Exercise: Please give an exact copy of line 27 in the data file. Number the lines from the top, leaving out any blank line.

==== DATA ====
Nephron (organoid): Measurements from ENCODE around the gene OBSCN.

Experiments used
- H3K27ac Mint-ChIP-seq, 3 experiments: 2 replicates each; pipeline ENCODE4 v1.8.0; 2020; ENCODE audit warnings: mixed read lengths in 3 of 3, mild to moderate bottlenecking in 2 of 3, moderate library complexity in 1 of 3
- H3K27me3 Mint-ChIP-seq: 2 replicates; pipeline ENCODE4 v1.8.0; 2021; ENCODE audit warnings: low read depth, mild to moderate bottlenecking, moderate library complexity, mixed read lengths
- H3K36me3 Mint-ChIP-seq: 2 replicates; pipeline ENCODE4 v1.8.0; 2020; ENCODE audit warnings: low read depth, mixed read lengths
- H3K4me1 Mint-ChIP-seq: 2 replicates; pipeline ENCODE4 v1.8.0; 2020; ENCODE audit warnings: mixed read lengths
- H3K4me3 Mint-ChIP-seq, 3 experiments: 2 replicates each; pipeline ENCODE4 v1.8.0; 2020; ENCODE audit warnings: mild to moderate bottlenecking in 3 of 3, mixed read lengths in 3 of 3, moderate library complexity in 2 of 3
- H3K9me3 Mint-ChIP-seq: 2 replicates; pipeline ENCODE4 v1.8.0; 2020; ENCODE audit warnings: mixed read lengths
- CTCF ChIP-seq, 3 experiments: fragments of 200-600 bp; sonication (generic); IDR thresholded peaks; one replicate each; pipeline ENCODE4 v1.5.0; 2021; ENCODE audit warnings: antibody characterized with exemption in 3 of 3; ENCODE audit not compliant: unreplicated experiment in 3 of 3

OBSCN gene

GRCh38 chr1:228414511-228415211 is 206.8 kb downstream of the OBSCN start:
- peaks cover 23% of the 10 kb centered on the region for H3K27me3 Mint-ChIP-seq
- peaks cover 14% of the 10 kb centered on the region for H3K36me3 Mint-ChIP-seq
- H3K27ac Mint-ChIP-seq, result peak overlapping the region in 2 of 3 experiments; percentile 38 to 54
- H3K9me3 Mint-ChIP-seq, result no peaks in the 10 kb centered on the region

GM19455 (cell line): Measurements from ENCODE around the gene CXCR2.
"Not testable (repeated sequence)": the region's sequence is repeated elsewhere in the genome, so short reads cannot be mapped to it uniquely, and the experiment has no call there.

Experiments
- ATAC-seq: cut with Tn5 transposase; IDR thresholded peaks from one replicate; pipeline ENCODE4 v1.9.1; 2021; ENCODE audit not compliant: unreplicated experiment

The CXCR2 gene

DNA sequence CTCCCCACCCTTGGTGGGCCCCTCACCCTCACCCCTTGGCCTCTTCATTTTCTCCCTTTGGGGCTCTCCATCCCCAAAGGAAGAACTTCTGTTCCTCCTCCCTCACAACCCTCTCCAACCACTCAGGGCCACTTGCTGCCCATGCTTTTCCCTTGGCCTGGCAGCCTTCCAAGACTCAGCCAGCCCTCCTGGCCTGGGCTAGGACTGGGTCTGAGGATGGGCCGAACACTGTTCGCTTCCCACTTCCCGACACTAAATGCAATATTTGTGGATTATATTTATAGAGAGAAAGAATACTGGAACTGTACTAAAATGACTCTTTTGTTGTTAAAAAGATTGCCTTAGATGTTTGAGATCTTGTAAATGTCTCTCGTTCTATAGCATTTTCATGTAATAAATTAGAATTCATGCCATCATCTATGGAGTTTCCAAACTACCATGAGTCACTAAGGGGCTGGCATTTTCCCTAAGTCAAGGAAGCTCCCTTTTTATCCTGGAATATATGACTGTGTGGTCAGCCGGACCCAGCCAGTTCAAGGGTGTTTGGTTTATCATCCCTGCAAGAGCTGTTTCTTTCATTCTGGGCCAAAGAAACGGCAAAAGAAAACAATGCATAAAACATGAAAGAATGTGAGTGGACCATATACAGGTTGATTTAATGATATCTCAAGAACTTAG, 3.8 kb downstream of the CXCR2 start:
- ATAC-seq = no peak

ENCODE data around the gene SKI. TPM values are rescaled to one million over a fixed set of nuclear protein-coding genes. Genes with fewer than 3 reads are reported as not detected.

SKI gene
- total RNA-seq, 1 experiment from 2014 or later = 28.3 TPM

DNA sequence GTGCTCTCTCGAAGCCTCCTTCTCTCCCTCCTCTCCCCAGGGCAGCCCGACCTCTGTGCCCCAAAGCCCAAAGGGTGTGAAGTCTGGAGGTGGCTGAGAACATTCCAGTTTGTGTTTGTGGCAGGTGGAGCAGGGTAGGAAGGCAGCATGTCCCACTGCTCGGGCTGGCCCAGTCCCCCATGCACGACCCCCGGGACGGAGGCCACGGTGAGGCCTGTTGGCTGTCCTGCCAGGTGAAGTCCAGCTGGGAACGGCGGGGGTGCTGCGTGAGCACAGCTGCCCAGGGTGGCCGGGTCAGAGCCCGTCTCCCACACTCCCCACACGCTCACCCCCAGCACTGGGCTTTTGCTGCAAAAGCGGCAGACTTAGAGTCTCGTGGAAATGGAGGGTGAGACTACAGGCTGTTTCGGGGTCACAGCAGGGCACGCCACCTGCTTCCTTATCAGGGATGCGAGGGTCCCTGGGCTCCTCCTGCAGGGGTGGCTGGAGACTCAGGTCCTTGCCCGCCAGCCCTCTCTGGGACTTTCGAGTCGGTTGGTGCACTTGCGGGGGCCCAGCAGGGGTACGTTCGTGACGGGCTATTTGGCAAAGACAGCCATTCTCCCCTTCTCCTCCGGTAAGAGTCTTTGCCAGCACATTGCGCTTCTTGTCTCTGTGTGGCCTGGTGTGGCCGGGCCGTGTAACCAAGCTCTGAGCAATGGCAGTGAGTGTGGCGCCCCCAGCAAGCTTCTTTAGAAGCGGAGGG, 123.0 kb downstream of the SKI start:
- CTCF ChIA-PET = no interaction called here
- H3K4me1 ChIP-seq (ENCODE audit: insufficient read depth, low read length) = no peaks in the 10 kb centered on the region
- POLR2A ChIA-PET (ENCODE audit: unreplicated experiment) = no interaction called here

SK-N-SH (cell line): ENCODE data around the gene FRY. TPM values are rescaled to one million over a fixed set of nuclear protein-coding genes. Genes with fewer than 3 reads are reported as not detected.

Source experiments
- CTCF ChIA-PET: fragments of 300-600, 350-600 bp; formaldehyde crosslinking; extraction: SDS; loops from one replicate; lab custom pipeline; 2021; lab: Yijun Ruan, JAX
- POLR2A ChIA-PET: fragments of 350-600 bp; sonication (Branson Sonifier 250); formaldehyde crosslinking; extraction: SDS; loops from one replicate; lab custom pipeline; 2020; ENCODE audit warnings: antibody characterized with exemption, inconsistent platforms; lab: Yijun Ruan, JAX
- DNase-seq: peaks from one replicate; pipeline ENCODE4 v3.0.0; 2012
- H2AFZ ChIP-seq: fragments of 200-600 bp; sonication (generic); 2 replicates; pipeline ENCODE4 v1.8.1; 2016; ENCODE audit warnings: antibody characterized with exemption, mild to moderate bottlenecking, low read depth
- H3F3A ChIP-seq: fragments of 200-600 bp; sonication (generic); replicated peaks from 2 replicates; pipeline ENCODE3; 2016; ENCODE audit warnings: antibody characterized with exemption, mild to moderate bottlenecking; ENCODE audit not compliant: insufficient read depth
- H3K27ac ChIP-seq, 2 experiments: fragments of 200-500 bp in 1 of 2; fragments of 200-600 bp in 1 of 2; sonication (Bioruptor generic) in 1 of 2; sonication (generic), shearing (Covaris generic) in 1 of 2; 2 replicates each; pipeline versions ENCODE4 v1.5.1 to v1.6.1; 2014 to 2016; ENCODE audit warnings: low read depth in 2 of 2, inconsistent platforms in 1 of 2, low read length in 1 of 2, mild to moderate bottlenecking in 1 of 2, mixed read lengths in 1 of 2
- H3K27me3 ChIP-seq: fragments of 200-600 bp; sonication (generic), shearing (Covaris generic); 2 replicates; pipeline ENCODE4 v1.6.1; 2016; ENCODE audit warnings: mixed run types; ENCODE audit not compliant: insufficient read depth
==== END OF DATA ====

- CTCF ChIA-PET = no interaction called here